Walk 26: Prague City Walk: Good King Wenceslas last looked out in

The ‘Needs to Know’

Distance: Difficult to estimate but probably about 3 miles (4.82 km)

Time to walk: Again this is a 1 or 2 day walk – for us it was a couple of days as there’s loads to stop & see, cafes & bars to rest, eat, drink in, museums & don’t miss all the churches

Difficulty: All on hard street paths. The climbs up to the Castle & gardens are quite steep, but just simply take your time & it’s a breeze

Parking: n/a

Public toilets: Cafes etc

Map of the route: We’ve included a large map & one of the Old Town including the incredible Jewish Quarter

We’d wanted to visit Prague for quite a long time, feeling that we’d seen it on several occasions in films such as Mission Impossible

Prague is one of the most beautiful cities in Europe & the historic centre is just simply stunning.  The city is rich in outstanding monuments from all periods of its history, many of which we’ll see on our walk

As early as the Middle Ages, Prague became one of the leading cultural centres of Christian Europe & the University, founded in 1348, is one of the earliest in Europe

For most of its history Prague has been an ethnically mixed city with important Czech, German & Jewish populations

After years of Communism in 1989 the Berlin Wall fell & the Velvet Revolution crowded the streets of Prague, Czechoslovakia finally freeing itself from communism & Soviet influence. In 1993, after the split of Czechoslovakia, Prague became the capital city of the new Czech Republic & capital of two administrative units, the Czech Republic & Central Bohemian Region

Prague has had a reputation for stag parties, but from our experience these have long since moved on. We’re happy to report though that some of the best beer in the world still exists & it’s very, very reasonably priced!!

We’ll have some more history lessons en route so…

Let’s Walk!

1. Our walk starts outside the Florenc Bus Station & heads straight down Na Porici towards the city centre. Immediately we come across one of Prague’s institutions…its tram system

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On the left down here’s a restaurant that’s very inviting…

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2. Eventually we arrive at an open area that contains several buildings that sets the tone for the architecture of this beautiful city. Firstly there’s the amazing (& that word will be used several times…) Municipal House

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This is Prague’s tribute to Art Nouveau so walk in & have a nose around as it’s a bit special…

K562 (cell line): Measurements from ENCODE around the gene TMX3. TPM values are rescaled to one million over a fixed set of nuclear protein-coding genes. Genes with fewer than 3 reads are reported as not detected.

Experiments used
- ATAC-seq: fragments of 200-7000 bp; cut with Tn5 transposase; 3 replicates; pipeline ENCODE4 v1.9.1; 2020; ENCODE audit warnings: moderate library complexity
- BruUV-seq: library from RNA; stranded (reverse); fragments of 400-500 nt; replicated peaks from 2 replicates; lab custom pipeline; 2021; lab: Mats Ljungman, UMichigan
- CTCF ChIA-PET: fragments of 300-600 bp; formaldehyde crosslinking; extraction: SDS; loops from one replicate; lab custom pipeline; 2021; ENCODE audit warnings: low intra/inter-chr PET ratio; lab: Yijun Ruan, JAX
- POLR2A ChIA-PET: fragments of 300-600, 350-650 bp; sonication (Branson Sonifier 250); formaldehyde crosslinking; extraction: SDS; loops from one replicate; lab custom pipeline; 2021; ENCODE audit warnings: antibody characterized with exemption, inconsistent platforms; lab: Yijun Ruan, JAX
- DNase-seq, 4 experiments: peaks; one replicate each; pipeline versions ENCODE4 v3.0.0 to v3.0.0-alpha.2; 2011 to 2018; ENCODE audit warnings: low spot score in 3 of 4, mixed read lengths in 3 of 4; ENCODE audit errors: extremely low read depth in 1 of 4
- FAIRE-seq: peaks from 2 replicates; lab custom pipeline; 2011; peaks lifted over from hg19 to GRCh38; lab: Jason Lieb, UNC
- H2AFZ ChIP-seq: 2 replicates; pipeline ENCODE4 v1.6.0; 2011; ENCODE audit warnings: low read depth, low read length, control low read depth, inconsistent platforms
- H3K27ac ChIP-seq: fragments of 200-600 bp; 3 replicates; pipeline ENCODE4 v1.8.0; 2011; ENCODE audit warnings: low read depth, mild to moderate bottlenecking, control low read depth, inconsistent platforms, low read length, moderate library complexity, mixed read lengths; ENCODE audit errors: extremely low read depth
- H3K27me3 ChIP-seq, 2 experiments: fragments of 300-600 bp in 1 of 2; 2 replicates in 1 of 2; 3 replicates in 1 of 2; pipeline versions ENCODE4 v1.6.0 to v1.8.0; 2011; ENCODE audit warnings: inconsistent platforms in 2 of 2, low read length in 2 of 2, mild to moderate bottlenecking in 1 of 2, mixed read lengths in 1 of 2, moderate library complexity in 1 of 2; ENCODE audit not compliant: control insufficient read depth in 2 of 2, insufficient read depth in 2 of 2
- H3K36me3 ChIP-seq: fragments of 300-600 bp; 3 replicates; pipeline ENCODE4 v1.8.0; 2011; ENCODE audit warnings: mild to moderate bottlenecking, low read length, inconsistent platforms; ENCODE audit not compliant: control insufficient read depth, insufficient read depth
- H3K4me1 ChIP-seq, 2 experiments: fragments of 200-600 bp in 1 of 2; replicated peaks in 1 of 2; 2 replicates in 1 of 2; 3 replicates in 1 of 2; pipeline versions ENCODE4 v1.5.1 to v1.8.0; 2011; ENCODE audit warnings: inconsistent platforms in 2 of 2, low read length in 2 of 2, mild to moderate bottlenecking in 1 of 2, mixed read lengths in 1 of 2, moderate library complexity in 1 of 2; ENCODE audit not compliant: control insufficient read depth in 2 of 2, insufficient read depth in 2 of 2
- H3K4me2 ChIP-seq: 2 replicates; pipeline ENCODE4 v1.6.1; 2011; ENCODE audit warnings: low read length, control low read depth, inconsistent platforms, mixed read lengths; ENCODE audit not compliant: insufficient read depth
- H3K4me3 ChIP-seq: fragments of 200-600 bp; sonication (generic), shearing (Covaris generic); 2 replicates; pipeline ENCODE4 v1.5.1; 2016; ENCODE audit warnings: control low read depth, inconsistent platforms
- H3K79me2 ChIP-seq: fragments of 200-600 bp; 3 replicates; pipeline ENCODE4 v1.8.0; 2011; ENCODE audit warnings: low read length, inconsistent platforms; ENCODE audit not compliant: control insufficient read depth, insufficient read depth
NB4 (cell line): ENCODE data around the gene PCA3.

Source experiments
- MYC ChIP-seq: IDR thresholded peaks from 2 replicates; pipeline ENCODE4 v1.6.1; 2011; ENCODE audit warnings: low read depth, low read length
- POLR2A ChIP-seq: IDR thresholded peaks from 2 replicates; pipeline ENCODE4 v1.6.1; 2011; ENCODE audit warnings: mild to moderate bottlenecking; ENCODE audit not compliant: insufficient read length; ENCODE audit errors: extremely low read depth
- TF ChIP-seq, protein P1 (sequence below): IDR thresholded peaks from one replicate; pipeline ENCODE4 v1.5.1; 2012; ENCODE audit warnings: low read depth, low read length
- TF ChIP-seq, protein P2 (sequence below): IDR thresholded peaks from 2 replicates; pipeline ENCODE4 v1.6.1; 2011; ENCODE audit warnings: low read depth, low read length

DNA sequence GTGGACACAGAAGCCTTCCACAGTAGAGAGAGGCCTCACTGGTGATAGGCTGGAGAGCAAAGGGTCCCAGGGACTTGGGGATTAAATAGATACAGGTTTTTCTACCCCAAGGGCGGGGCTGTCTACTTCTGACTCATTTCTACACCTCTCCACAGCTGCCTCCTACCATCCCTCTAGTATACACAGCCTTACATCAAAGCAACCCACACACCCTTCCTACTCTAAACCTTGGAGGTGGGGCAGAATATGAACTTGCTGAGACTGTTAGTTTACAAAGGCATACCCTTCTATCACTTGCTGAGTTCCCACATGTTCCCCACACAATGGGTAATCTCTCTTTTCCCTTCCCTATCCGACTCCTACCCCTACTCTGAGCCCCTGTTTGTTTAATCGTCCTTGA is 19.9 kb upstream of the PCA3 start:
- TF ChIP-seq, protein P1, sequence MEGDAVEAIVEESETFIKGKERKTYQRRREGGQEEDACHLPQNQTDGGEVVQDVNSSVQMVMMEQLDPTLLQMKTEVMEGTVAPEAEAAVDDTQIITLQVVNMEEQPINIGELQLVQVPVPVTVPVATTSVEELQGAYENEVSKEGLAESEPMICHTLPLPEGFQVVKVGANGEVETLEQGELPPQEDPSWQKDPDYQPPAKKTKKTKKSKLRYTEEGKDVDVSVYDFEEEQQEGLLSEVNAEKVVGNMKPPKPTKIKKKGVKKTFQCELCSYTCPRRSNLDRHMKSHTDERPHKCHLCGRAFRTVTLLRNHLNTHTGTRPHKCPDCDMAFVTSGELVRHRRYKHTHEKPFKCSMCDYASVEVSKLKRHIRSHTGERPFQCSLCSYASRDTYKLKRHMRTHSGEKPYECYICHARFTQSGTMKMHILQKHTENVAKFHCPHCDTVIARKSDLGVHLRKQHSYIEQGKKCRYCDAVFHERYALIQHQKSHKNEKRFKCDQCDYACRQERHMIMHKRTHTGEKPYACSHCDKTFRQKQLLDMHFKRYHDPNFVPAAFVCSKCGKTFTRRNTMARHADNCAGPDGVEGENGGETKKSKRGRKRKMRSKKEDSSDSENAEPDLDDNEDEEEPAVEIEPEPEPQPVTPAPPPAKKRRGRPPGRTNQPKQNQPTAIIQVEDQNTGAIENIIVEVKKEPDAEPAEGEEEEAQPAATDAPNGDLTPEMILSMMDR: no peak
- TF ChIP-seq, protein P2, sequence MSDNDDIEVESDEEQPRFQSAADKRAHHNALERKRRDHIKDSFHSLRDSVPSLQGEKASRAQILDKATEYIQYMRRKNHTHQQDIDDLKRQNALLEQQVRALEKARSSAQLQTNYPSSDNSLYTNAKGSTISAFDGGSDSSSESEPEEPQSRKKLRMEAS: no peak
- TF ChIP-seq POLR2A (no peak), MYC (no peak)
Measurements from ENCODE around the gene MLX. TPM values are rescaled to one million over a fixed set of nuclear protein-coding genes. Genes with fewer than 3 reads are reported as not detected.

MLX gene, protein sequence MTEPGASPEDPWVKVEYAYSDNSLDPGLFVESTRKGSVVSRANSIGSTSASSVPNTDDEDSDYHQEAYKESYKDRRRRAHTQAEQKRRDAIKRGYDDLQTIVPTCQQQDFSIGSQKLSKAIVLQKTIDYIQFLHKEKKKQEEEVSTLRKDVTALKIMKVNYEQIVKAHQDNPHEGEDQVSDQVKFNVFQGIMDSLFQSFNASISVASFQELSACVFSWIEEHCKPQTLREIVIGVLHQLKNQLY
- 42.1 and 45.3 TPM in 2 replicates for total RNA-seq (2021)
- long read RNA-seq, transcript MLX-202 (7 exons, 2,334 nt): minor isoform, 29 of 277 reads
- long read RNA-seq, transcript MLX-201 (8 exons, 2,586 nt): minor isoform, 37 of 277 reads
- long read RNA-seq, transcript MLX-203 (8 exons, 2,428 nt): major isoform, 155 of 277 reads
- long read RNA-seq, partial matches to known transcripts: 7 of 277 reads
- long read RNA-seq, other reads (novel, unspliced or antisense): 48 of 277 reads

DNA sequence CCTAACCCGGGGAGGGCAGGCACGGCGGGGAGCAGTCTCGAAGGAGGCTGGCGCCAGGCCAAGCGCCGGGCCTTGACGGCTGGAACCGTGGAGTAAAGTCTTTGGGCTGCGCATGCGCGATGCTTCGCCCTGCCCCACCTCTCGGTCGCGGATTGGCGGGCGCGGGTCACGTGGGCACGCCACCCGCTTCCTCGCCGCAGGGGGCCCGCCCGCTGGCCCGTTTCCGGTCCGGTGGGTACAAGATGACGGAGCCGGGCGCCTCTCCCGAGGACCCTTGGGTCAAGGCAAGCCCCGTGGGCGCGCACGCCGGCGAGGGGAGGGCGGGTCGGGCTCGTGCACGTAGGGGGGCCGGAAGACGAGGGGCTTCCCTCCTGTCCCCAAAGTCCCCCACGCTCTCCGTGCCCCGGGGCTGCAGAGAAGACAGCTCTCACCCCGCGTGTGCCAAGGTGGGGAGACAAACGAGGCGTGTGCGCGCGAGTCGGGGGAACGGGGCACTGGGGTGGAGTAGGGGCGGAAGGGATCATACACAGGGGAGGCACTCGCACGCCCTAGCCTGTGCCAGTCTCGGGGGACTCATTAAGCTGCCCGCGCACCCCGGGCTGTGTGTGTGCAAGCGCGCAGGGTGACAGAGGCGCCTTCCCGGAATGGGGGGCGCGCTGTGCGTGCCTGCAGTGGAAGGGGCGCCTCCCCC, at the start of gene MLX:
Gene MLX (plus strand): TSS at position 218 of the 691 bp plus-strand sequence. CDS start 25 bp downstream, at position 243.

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One of the most beautiful & striking features is Karel Spillar‘s mosaic above the main entrance called ‘Homage to Prague’ which can be seen in our first photo above

It’s also got a place in history, as it was from here that Czechoslovakia was declared an independent state in 1918. Today it houses, restaurants, cafes, exhibition halls, shops & is also home to the Prague Symphony Orchestra

3. Just next door to Municipal House is another of Prague’s iconic buildings, Powder Gate

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This building was used to store gunpowder in the 17th century hence its name & it was destroyed by Prussian forces in 1757. The original property was built in the 15th century by King Vladislav II at the city’s eastern gate. The facade we see today dates from 1876

4. We could head straight down Celetna into the Old Town, but will save that for later & instead take Na Prikope. After about 1/4 mile we turn left into another of Prague’s main landmarks…Wenceslas Square

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Wenceslas Square was originally a medieval horse market, but was developed in the 19th century to become the commercial hub of Prague. In 1848 it was given its current name in honour of Bohemia’s patron saint. The majority of the buildings we see today date from the early 20th century

As we walk up the Square we’ll touch on other moments of history…

5. On the left’s the Hotel Europa

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One of Prague’s most famous hotels, the Europa was built in 1889 & was originally called Archduke Stephan. Between 1903 – 1905 it was rebuild in art nouveau style

6. Moving further up the Square the National Museum starts to impose itself…

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…& somewhat tucked away halfway up here is the tiny Communist Memorial which is a memorial to the victims of Communism, such as the two men who died in protest against the Warsaw Pact invasion in 1968 when tanks rolled through Prague’s streets killing more than 100 protestors. Jan Palach set himself on fire in the Square

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Co-incidentally the most recent historic event that took place in Wenceslas Square was in 1989 when crowds filled it to celebrate the end of communism

7. Ahead of us now lies the imposing statue of St Wenceslas

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The ‘Good King’ (he was actually a Prince) was the second Christian ruler He was murdered by his brother in 935 & later made a saint

The area under the horse’s tail is a traditional meeting place in Prague – a bit like the clock on Waterloo Station

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8. The National Museum is an imposing building, but unfortunately we were unable to go in as it’s undergoing a massive renovation programme & is due to reopen in 2015…

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It’s well worth climbing the steps to get the view back down the Square…

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Although the Museum wasn’t open the excellent museum cafe just over the road on the left as we face it is well worth a visit – very cheap & excellent local grub (try the various soups!)